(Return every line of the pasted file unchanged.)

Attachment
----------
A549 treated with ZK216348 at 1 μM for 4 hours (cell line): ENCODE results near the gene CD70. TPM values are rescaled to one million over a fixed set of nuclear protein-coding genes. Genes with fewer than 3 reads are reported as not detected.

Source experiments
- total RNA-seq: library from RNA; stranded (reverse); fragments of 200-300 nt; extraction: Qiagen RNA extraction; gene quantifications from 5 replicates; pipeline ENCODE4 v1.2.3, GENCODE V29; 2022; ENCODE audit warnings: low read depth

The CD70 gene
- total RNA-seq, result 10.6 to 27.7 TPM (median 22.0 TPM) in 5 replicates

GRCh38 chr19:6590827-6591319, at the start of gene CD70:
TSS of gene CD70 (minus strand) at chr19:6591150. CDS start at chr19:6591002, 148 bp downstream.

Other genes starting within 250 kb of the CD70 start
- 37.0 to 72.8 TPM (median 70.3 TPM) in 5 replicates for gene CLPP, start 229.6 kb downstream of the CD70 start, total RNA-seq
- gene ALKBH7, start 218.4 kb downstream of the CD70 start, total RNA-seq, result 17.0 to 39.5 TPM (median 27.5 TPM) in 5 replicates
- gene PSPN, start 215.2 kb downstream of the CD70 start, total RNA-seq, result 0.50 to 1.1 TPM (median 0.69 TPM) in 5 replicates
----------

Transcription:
A549 treated with ZK216348 at 1 μM for 4 hours (cell line): ENCODE results near the gene CD70. TPM values are rescaled to one million over a fixed set of nuclear protein-coding genes. Genes with fewer than 3 reads are reported as not detected.

Source experiments
- total RNA-seq: library from RNA; stranded (reverse); fragments of 200-300 nt; extraction: Qiagen RNA extraction; gene quantifications from 5 replicates; pipeline ENCODE4 v1.2.3, GENCODE V29; 2022; ENCODE audit warnings: low read depth

The CD70 gene
- total RNA-seq, result 10.6 to 27.7 TPM (median 22.0 TPM) in 5 replicates

GRCh38 chr19:6590827-6591319, at the start of gene CD70:
TSS of gene CD70 (minus strand) at chr19:6591150. CDS start at chr19:6591002, 148 bp downstream.

Other genes starting within 250 kb of the CD70 start
- 37.0 to 72.8 TPM (median 70.3 TPM) in 5 replicates for gene CLPP, start 229.6 kb downstream of the CD70 start, total RNA-seq
- gene ALKBH7, start 218.4 kb downstream of the CD70 start, total RNA-seq, result 17.0 to 39.5 TPM (median 27.5 TPM) in 5 replicates
- gene PSPN, start 215.2 kb downstream of the CD70 start, total RNA-seq, result 0.50 to 1.1 TPM (median 0.69 TPM) in 5 replicates